Giant Stingaree, Plesiobatis daviesi (Wallace 1967)


Other Names: Deepwater Stingray

A Giant Stingaree, Plesiobatis daviesi. Source: Ken Graham / NSW Fisheries. License: CC by Attribution-NonCommercial-ShareAlike

Summary:
A large greyish-black to brownish or purplish-brown stingray with a black margin on the disc, a white underside, rear edges of the pelvic fins and tail grey, and a pale sting. This is the largest stingray and it occurs in deeper waters than any other species.

Cite this page as:
Bray, D.J. 2017, Plesiobatis daviesi in Fishes of Australia, accessed 19 Nov 2018, http://fishesofaustralia.net.au/home/species/3002

Giant Stingaree, Plesiobatis daviesi (Wallace 1967)

More Info


Distribution

Off Shark Bay to Rowley Shoals, Western Australia, and from off Townsville, Queensland, to off Wooli, New South Wales. Elsewhere the species has a sporadic and patchy distribution in the Indo-west-central Pacific. It is demersal on the continental slope at depths of 275–680 m.

Features

A giant plain stingray with a broadly pointed snout, small eyes and a round disc; tail short with a long caudal fin and a narrow sting; upper surface covered with denticles.

Feeding

Feeds on small pelagic fishes, eels, crabs, shrimp, lobsters, cephalopods and polychaete worms. 

Etymology

The species is named daviesi in honour of David H. Davies, a former director of the Ocean Research Institute, Durban, South Africa. 

Species Citation

Urotrygon daviesi Wallace 1967, Investigational Report. Oceanographical Research Institute, Durban 16: 8, figs 3-4. Type locality: Mozambique Channel, off mouth of Limpopo River, South Africa. 

Author

Bray, D.J. 2017

Resources

Australian Faunal Directory

Giant Stingaree, Plesiobatis daviesi (Wallace 1967)

References


Compagno, L.J.V. & Last, P.R. 1999. Family Plesiobatidae. pp. 1467-1468 in Carpenter, K.E. & Niem, V.H. (eds). The Living Marine Resources of the Western Central Pacific. FAO Species Identification Guide for Fisheries Purposes. Rome : FAO Vol. 3 pp. 1397-2068.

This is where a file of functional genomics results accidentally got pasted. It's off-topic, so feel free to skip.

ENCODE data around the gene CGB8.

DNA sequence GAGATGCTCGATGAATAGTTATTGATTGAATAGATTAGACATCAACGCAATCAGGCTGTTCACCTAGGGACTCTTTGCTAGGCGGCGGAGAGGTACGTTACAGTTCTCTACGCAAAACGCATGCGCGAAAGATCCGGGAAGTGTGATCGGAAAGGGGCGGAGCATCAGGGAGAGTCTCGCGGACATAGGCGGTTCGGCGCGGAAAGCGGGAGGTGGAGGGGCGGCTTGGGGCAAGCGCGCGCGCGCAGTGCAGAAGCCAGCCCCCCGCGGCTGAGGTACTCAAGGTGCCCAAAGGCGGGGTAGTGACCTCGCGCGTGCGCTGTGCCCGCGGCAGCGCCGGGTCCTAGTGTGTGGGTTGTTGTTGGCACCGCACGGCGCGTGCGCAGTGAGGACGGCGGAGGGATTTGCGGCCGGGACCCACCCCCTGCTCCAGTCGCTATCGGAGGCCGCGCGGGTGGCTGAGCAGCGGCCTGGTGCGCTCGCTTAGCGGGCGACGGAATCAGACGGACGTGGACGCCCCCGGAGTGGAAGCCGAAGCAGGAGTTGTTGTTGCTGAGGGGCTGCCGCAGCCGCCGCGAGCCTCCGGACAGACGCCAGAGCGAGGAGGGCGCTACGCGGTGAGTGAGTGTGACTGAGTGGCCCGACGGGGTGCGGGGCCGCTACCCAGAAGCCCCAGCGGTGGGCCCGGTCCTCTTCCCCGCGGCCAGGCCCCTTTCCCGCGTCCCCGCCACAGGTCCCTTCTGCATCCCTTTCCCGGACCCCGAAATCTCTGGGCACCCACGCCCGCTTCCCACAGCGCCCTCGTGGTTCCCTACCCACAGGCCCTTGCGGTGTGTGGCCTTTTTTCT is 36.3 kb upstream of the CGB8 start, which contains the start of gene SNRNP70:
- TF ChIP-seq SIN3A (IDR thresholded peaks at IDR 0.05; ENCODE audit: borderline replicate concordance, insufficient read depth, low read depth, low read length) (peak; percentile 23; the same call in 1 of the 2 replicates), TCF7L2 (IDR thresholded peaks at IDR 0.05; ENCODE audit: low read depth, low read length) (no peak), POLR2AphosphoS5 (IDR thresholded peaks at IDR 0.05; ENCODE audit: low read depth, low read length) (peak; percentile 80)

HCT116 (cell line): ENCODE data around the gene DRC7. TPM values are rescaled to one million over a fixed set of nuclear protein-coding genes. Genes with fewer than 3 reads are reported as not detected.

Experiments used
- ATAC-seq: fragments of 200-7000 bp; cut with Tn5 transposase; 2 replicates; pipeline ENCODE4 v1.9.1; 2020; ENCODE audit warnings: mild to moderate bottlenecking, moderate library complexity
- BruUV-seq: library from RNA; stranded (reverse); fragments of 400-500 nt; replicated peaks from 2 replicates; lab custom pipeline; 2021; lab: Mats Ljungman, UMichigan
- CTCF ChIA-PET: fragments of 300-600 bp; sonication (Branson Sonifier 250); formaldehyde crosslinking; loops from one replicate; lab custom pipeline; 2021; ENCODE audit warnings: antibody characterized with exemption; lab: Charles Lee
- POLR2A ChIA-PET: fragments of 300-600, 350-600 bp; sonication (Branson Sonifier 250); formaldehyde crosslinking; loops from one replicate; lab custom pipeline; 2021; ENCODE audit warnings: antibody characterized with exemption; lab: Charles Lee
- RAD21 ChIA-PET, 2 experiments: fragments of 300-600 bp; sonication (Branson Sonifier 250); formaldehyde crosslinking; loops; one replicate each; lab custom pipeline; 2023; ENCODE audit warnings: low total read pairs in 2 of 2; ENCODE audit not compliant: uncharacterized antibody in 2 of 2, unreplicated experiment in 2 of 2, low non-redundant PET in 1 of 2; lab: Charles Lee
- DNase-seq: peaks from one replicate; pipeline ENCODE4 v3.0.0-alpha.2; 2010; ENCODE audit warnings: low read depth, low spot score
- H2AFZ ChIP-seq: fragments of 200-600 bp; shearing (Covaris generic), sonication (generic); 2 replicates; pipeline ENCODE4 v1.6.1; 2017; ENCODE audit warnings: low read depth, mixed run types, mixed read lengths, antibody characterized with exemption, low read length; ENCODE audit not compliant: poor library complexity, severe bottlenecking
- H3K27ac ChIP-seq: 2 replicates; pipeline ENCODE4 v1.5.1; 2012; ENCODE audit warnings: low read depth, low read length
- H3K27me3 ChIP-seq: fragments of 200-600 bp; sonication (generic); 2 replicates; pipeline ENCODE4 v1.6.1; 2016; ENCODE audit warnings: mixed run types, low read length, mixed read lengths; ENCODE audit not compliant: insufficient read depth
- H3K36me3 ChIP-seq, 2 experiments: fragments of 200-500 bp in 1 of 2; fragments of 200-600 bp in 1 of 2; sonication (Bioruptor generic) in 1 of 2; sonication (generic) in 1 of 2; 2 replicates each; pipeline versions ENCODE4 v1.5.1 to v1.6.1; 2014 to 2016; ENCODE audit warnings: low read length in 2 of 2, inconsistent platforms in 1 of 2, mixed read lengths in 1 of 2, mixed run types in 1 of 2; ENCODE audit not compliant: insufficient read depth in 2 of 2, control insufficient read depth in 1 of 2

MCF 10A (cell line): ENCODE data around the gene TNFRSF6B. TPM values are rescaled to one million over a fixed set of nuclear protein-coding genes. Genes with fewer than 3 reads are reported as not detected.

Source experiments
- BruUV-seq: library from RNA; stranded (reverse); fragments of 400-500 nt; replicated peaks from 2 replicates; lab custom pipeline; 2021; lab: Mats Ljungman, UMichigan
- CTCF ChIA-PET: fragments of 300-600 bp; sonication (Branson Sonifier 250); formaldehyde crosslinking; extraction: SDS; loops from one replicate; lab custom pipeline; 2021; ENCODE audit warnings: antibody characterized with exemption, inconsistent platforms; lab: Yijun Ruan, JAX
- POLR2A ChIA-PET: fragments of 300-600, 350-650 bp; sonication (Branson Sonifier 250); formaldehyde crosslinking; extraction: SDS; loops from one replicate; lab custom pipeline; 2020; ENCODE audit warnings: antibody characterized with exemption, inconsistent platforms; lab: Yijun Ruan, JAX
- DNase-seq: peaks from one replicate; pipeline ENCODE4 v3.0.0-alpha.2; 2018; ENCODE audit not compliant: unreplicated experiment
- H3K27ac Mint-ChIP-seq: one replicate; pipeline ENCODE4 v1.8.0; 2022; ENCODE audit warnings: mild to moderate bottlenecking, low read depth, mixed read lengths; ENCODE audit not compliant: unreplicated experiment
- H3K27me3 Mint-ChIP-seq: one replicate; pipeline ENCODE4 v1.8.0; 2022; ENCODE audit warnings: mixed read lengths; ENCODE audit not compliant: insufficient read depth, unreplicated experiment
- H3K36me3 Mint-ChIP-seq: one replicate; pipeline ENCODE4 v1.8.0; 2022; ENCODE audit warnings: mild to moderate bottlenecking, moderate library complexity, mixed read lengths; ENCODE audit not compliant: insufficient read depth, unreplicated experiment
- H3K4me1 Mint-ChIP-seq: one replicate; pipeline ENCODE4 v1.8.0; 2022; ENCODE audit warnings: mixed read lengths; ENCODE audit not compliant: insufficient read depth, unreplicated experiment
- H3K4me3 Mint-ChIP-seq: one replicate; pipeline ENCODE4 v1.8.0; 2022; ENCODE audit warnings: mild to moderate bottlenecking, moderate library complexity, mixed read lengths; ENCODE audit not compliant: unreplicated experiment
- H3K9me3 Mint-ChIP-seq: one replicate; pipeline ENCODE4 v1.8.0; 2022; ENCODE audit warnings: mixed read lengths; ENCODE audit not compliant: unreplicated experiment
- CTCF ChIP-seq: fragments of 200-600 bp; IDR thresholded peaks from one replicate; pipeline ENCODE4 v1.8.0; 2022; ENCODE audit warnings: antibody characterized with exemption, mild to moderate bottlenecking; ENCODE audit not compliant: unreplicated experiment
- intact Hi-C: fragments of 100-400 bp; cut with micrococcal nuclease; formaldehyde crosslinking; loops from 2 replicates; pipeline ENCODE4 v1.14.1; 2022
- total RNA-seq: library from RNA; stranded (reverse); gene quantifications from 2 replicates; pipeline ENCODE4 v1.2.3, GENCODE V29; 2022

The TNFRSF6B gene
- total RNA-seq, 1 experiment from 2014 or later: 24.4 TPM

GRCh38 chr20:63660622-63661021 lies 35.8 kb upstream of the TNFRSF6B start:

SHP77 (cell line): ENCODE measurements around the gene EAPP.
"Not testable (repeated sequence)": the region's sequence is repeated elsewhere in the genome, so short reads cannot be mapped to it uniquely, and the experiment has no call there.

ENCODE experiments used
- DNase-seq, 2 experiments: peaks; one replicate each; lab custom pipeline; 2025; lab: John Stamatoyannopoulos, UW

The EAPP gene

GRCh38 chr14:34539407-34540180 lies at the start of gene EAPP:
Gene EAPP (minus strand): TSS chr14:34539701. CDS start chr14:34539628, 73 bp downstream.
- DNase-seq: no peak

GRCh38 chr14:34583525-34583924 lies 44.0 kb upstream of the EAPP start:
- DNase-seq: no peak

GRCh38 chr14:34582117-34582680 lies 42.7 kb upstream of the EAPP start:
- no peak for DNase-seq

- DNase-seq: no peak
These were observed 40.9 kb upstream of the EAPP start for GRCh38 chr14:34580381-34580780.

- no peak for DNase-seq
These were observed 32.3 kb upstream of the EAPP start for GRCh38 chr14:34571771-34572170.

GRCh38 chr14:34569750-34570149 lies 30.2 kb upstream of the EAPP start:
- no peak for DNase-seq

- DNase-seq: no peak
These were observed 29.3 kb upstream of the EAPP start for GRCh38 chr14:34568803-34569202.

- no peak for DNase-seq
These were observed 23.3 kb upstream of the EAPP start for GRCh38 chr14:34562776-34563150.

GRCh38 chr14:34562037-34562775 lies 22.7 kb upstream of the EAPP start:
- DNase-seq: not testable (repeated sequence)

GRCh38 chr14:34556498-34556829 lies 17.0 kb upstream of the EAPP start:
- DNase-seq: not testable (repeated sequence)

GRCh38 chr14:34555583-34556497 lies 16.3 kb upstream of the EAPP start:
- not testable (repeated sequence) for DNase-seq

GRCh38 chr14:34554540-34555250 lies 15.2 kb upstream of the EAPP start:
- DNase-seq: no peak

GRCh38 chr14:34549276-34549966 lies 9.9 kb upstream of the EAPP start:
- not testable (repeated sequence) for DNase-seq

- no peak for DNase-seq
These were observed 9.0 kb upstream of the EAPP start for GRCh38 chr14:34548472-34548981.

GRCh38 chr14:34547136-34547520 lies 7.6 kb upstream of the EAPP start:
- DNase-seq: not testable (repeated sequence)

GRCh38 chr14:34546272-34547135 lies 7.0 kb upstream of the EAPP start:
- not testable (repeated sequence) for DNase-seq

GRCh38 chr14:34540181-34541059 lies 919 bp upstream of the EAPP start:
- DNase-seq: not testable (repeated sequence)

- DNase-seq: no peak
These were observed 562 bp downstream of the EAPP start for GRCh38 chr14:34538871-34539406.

Ebert, D.A., Cowley, P.D. and Compagno, L.J.V. 2002. First records of the longnose spiny dogfish Squalus blainvillei (Squalidae) and the deep-water stingray Plesiobatis daviesi(Urolophidae) from South African waters. South African Journal of Marine Science 24: 355-367.

Gloerfelt-Tarp, T. & Kailola, P.J. 1984. Trawled Fishes of Southern Indonesia and Northwest Australia. Jakarta : Dir. Gen. Fish. (Indonesia), German Tech. Coop., Aust. Dev. Ass. Bur. 406 pp. 
Last, P.R. & Stevens, J.D. 1994. Sharks and Rays of Australia. Canberra : CSIRO Australia 513 pp. 84 pls. 

Last, P.R. & Stevens, J.D. 2009. Sharks and Rays of Australia. Collingwood : CSIRO Publishing Australia 2, 550 pp. 

Nishida, K. 1990. Phylogeny of the suborder Myliobatidoidei. Memoirs of the Faculty of Fisheries, Hokkaido University 37(1-2): 1-108.

Séret, B. & Last, P.R. 2016. 28. Giant Stingarees. Family Plesiobatidae, pp. 674-675. In: Last, P.R., White, W.T., Carvalho, M.R. de, Séret, B., Stehmann, M.F.W. & Naylor, G.J.P. (eds) Rays of the World. Clayton South, Victoria : CSIRO Publishing 790 pp.

Wallace, J.H. 1967. The batoid fishes of the east coast of southern Africa. Part 2: manta, eagle, duckbill, cownose, butterfly and sting rays. Investigational Report. Oceanographical Research Institute, Durban 16: 1-56.

White, W.T., Kyne, P.M. & Holtzhausen, H. 2015. Plesiobatis daviesi. The IUCN Red List of Threatened Species 2015: e.T60111A68640813. http://dx.doi.org/10.2305/IUCN.UK.2015-4.RLTS.T60111A68640813.en. Downloaded on 10 July 2017.

Quick Facts


CAAB Code:37038023

Conservation:IUCN Least Concern

Danger:Venomous spine on tail

Depth:275–680 m

Habitat:Muddy, silty areas

Max Size:270 cmTL; 150 cmDW

Species Image Gallery

Species Maps

CAAB distribution map